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Categorisation of long-term insurance business for corporation tax purposes in the United Kingdom

For corporation tax purposes in the United Kingdom, long-term insurance business is divided into different categories. The reason for this is that each category of business is given a different tax treatment. The categorisation is currently set out in sections 333B, and 431B to 431F of the Income and Corporation Taxes Act 1988 (ICTA).


Life and non-life

The first basic categorisation of long-term insurance business is between life and non-life business. Life insurance business is insurance that is contingent on human life. Examples would include a policy that pays out £100,000 if the policy holder dies within a specified time; a policy that pays out £100,000 in 10 years time, but will pay out £101,000 if the policy holder dies before the policy matures; a pension in payment, which will end once the pensioner dies.

The main example of non-life long-term insurance business is permanent health insurance, but the category includes pensions management. Capital redemption business, which is business written for a premium in exchange for a payment of an annuity over a period of, say, 99 years, is also long-term non-life business. However, for taxation purposes, only capital redemption business written before 1 January 1938 is treated as non-life assurance business.

Basic life assurance and general annuity business (section 431F ICTA)

Basic life assurance and general annuity business is defined as being life assurance business not fitting within any other category of business. It is often abbreviated to BLAGAB. BLAGAB is taxed on the so called I minus E basis (ie the company is taxed on its investment return minus its expenses of management). The I minus E basis raises the UK Exchequer more revenue than it would get if it were taxed on a trading basis. This is because a trading computation would tax Premiums plus Investment return minus Expenses minus Claims, and the expectation is that policy holder claims will be greater than the premiums they pay, as policy holders tend to hold life assurance policies as an investment that they hope will grow. To ensure the Exchequer does not lose out in a year where a trading basis would yield greater tax revenues, E (expenses of management) is restricted so the I minus E cannot be lower than the measure of trading profits, with any restricted E being carried forward and deemed to be E of the subsequent period.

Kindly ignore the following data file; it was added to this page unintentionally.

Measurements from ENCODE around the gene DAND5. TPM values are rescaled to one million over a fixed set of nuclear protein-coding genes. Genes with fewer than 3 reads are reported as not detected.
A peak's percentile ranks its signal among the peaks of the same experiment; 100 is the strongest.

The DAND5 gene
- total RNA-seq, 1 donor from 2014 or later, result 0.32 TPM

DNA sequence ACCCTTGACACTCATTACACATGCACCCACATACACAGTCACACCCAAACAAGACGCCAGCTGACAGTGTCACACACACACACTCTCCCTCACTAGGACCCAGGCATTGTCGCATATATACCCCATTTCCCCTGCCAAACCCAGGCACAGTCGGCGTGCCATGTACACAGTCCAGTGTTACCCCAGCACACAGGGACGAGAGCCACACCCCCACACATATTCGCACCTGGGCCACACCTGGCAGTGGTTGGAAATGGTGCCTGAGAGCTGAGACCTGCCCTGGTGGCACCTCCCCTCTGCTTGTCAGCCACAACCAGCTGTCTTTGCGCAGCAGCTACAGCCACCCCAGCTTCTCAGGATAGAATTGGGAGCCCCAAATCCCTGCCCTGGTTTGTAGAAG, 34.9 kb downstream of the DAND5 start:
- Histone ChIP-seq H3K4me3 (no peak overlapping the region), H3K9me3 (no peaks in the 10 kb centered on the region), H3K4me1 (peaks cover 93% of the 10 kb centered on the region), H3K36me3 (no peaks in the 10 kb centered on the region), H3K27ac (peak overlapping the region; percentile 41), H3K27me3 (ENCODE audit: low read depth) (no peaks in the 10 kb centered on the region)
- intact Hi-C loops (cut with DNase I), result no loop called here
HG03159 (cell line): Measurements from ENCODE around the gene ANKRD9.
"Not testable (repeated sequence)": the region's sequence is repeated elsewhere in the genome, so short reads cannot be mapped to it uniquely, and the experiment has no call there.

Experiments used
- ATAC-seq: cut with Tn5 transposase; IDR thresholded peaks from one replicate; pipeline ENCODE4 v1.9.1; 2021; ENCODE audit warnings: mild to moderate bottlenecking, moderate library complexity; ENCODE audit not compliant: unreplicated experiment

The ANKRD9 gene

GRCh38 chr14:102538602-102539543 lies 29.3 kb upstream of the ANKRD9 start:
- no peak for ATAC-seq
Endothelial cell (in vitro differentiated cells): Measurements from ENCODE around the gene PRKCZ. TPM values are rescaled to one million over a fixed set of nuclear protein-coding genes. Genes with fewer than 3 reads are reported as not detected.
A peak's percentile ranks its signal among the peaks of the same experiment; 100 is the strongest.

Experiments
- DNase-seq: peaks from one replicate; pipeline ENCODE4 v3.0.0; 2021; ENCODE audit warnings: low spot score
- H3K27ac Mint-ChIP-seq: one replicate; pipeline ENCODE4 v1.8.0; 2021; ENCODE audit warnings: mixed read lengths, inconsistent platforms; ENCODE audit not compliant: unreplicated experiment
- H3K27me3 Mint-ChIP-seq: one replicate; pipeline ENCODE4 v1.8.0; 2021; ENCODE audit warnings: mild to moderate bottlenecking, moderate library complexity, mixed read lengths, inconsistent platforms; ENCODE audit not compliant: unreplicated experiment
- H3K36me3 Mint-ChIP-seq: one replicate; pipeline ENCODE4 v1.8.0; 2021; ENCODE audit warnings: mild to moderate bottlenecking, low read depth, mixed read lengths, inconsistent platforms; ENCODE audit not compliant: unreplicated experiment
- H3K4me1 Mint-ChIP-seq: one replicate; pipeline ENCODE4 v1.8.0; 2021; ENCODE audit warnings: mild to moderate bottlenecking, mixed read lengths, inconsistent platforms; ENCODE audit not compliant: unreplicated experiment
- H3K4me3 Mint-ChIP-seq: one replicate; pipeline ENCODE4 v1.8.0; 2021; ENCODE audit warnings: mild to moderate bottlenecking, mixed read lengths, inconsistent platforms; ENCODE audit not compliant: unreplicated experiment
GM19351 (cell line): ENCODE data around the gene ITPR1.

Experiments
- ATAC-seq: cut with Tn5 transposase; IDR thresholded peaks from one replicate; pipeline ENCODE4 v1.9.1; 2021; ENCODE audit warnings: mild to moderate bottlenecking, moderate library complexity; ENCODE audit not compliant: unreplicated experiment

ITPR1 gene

Before 1 January 1992, there were separate tax computations for basic life assurance business and for general annuity business, since then the two categories have been combined into BLAGAB.

Capital redemption business written since 31 December 1937 has been treated as though it were BLAGAB from the first accounting period of a company ending on or after 1 July 1999. Before then, it was treated as a separate business taxed on an I minus E basis.

Pension business (section 431B ICTA)

The concept of "pension business" was introduced in the Finance Act 1956, which introduced it as a tax-advantaged way of saving for retirement. The tax advantage comes through taxing it on a trading profit basis rather than on an I minus E basis. The precise definition of what it constitutes is closely defined by statute so that only schemes approved by the Government qualify for the tax advantages. Pension business includes business relating both to the accrual of pension benefits whilst the policy holder is working and pensions in payment. Pension business includes reinsurance of pension business.

Life reinsurance business (section 431C ICTA)

Life reinsurance business is broadly just that: the reinsurance of life assurance business, but there are some exceptions. The concept of life reinsurance business was introduced in 1995 as part of an anti-avoidance measure. Companies writing basic life assurance and general annuity business were reinsuring their business with reinsurers, typically in Bermuda, but sometimes to another UK company or to another country that would not be taxed on its investment return. Later on they would receive reinsurance recoveries equal to the premiums the UK company paid plus investment return, minus the expenses and profits of the Bermudian reinsurer. The UK company would therefore have converted taxable investment return into a reinsurance recovery and would not be taxed on the reinsurance recovery.

The 1995 Finance Act changed the law to impose an imputed investment return on the UK company. In order to avoid double taxation, a UK company reinsuring this business needed to not be taxed on the same investment return again: therefore "life reinsurance business" was born. There are exemptions to the rules for UK companies within the same group with 90% common ownership, where the imputed investment return would be negligible or nil, and where the reinsurer is in the European Union and is taxed on a regime that produces a result equivalent to I minus E.

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